After a Global Framework Agreement signed a year ago was deemed a success, H&M, IndustriAll Global Union, and the Swedish trade union IF Metall have decided to permanently collaborate on efforts to improve worker-employer dialogue, including the establishment of fair “living wages”, at the Swedish retailer’s myriad suppliers. The new agreement, which was formalized last week, will continue to work toward improved industrial relations, complete with freedom of association and the right to collective bargaining by workers’ representatives, according to H&M. The system has already led to “several positive results,” the signing parties said. Chief among them is the enactment of national monitoring committees, comprising representatives from both H&M and IndustriAll’s affiliated trade unions, in Bangladesh, Cambodia, Indonesia, Myanmar, and Turkey.
The committees help promote peaceable, good-faith negotiations between employers’ and workers’ organizations at the factory level.
H&M and IndustriAll offered, by way of example, a conflict at a textile factory in Myanmar that earlier this year resulted in strikes and employee dismissals. After a course of arbitration, all employees were rehired and a union formed to strengthen industrial relations and reduce the risk of future miscommunications.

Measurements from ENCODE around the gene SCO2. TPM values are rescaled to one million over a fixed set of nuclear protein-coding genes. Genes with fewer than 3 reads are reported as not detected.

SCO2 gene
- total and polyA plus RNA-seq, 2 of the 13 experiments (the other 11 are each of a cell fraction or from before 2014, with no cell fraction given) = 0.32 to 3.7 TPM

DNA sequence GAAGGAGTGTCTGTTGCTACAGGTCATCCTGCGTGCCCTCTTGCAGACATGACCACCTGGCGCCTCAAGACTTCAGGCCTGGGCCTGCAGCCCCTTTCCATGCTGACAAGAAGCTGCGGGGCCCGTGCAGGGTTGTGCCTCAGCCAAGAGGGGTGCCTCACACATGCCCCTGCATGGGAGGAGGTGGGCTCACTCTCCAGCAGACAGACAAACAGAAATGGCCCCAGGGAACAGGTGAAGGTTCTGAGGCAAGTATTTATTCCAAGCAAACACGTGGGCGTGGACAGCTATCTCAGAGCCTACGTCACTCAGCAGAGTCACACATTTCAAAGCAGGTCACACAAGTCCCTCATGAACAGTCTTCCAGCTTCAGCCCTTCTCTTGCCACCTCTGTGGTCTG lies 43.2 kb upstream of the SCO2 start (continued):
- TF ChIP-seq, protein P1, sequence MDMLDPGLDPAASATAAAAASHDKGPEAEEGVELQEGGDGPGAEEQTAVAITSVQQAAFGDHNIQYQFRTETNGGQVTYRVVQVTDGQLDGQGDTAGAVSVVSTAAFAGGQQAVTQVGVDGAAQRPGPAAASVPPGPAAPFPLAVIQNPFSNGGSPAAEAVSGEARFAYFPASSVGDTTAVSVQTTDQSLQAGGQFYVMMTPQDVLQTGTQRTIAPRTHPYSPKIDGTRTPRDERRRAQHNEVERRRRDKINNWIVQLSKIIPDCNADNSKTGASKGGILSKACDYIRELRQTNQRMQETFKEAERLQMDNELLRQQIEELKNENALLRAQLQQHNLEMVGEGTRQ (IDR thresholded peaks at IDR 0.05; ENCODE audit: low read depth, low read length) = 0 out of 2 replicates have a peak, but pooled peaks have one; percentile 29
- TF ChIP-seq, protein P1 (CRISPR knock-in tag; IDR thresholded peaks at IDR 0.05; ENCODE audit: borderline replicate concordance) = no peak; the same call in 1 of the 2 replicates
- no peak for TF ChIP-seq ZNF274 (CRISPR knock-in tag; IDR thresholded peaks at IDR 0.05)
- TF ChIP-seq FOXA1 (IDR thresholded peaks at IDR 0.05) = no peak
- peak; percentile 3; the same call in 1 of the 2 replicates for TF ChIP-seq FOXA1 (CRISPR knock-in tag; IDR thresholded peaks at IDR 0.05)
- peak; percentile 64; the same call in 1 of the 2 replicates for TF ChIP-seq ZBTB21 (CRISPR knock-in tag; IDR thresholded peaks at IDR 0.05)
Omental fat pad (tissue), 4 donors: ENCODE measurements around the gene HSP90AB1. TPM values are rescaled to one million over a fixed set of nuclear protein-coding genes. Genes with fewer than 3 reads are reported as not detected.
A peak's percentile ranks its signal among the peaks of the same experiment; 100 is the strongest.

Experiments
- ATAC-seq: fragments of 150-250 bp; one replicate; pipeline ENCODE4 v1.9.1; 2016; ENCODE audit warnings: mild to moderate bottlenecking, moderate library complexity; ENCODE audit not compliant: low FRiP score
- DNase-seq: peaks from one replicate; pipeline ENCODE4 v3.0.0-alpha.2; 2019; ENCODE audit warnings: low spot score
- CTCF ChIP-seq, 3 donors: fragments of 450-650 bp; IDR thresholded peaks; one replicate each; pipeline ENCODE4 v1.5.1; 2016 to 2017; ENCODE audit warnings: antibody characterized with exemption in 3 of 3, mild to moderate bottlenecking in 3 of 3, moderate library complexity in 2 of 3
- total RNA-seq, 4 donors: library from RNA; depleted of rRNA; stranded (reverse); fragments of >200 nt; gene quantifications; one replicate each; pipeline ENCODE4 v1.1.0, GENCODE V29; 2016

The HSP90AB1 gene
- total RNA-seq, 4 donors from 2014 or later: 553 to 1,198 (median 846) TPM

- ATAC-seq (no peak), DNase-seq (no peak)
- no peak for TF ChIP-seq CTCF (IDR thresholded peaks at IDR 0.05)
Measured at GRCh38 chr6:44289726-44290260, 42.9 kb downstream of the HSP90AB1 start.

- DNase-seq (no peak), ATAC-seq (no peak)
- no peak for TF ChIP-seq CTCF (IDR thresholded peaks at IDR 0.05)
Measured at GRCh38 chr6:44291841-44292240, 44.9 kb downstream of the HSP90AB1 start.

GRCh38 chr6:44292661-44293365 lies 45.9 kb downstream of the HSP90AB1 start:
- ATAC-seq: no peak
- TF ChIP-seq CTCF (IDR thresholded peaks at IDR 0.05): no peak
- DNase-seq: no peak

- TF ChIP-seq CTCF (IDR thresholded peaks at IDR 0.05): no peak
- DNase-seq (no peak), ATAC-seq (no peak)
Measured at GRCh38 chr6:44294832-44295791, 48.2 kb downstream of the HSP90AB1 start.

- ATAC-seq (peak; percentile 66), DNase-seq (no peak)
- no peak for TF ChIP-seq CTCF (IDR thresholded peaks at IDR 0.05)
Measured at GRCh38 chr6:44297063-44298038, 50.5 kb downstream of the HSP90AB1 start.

The agreement helped enact national monitoring committees, which promote peaceable, good-faith negotiations between employers and workers.
“The support to factory level unions within the supply chain of H&M has been one key objective of the GFA between IndustriALL Global Union and H&M,” Christina Hajagos-Clausen, textile and garment industry director at IndustriAll, said in a statement.
Hajagos-Clausen called the registration of factory-level unions, many of which occurred during the first year of the agreement’s implementation, a “key step in the development of well-functioning industrial relations.”
That’s not to say that these nascent unions don’t still require support.
“It should be noted that these newly formed trade unions and their management counterparts need to have additional capacity building in order to achieve well- functioning industrial relations,” she added. “From our experience this year, these newly formed labor/management relations are fragile.”